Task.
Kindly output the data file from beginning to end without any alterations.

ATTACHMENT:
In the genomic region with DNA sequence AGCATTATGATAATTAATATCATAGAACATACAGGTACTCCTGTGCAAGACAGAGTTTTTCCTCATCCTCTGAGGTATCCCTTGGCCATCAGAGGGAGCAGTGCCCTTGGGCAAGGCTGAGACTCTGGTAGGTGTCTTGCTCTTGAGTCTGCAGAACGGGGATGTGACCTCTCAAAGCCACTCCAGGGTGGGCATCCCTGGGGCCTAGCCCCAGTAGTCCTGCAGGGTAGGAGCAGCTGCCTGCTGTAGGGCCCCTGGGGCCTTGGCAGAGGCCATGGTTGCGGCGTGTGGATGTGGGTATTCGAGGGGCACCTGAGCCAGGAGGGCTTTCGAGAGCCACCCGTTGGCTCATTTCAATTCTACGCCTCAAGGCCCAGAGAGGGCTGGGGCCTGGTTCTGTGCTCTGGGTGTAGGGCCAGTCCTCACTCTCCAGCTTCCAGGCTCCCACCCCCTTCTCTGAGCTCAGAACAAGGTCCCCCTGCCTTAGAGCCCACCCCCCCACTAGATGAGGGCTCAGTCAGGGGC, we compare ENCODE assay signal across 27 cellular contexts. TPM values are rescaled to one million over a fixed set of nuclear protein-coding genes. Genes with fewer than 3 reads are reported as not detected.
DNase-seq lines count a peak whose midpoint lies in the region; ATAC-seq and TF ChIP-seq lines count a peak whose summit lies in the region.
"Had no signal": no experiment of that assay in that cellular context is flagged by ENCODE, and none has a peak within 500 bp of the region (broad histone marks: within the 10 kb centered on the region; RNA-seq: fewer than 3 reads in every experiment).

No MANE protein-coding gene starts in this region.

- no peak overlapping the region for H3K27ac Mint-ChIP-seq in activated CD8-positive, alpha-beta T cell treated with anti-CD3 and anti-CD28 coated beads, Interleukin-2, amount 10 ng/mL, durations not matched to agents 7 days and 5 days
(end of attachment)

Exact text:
In the genomic region with DNA sequence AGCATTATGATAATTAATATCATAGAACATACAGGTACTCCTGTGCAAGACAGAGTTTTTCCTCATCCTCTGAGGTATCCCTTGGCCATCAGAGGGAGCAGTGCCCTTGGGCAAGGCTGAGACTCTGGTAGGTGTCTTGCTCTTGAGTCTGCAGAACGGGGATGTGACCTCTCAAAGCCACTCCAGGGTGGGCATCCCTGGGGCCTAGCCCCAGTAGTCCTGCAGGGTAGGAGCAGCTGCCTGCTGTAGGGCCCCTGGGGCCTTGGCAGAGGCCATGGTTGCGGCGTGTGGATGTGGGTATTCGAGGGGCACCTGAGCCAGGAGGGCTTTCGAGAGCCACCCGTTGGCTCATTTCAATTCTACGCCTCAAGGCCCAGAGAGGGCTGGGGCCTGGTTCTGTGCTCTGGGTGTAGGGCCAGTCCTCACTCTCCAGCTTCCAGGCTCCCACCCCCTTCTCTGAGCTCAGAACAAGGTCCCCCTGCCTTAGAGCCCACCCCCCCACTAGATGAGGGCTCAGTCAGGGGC, we compare ENCODE assay signal across 27 cellular contexts. TPM values are rescaled to one million over a fixed set of nuclear protein-coding genes. Genes with fewer than 3 reads are reported as not detected.
DNase-seq lines count a peak whose midpoint lies in the region; ATAC-seq and TF ChIP-seq lines count a peak whose summit lies in the region.
"Had no signal": no experiment of that assay in that cellular context is flagged by ENCODE, and none has a peak within 500 bp of the region (broad histone marks: within the 10 kb centered on the region; RNA-seq: fewer than 3 reads in every experiment).

No MANE protein-coding gene starts in this region.

- no peak overlapping the region for H3K27ac Mint-ChIP-seq in activated CD8-positive, alpha-beta T cell treated with anti-CD3 and anti-CD28 coated beads, Interleukin-2, amount 10 ng/mL, durations not matched to agents 7 days and 5 days